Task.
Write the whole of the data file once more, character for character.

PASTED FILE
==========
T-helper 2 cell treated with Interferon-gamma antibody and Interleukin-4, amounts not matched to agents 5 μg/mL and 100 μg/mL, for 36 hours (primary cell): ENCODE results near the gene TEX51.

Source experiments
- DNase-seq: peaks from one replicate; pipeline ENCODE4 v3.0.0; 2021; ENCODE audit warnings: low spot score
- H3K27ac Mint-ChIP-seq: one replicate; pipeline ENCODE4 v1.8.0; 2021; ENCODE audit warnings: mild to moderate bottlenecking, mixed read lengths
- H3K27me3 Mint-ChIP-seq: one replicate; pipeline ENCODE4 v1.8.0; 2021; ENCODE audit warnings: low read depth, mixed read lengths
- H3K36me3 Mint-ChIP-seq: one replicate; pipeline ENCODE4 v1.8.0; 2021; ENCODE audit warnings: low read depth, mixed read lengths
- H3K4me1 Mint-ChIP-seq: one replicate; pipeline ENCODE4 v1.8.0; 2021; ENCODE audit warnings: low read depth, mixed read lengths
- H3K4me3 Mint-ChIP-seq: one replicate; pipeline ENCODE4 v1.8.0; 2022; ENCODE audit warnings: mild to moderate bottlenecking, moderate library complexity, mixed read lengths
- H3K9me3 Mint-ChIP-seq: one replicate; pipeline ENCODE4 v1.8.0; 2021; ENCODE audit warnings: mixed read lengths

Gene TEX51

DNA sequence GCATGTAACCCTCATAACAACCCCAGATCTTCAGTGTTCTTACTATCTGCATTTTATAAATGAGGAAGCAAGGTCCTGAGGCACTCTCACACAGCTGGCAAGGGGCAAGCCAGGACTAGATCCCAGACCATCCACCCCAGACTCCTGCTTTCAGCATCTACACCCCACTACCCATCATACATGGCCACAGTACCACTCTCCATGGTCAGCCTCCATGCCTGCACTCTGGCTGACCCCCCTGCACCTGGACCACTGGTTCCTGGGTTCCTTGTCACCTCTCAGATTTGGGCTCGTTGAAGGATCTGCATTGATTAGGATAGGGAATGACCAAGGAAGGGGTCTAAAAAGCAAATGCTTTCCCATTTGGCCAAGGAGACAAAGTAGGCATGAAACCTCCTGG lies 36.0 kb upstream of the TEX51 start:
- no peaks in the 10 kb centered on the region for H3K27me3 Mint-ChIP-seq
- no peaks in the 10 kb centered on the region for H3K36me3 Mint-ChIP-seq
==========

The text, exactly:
T-helper 2 cell treated with Interferon-gamma antibody and Interleukin-4, amounts not matched to agents 5 μg/mL and 100 μg/mL, for 36 hours (primary cell): ENCODE results near the gene TEX51.

Source experiments
- DNase-seq: peaks from one replicate; pipeline ENCODE4 v3.0.0; 2021; ENCODE audit warnings: low spot score
- H3K27ac Mint-ChIP-seq: one replicate; pipeline ENCODE4 v1.8.0; 2021; ENCODE audit warnings: mild to moderate bottlenecking, mixed read lengths
- H3K27me3 Mint-ChIP-seq: one replicate; pipeline ENCODE4 v1.8.0; 2021; ENCODE audit warnings: low read depth, mixed read lengths
- H3K36me3 Mint-ChIP-seq: one replicate; pipeline ENCODE4 v1.8.0; 2021; ENCODE audit warnings: low read depth, mixed read lengths
- H3K4me1 Mint-ChIP-seq: one replicate; pipeline ENCODE4 v1.8.0; 2021; ENCODE audit warnings: low read depth, mixed read lengths
- H3K4me3 Mint-ChIP-seq: one replicate; pipeline ENCODE4 v1.8.0; 2022; ENCODE audit warnings: mild to moderate bottlenecking, moderate library complexity, mixed read lengths
- H3K9me3 Mint-ChIP-seq: one replicate; pipeline ENCODE4 v1.8.0; 2021; ENCODE audit warnings: mixed read lengths

Gene TEX51

DNA sequence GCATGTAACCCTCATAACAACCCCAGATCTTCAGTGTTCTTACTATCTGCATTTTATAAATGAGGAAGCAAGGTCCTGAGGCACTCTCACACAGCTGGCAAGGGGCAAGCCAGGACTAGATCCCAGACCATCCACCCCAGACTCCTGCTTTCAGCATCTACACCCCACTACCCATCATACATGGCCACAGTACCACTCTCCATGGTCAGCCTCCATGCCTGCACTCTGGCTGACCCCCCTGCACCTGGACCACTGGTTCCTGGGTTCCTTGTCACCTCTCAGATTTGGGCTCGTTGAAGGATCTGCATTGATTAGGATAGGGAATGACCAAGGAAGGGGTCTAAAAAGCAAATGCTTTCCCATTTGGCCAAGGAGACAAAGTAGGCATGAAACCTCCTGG lies 36.0 kb upstream of the TEX51 start:
- no peaks in the 10 kb centered on the region for H3K27me3 Mint-ChIP-seq
- no peaks in the 10 kb centered on the region for H3K36me3 Mint-ChIP-seq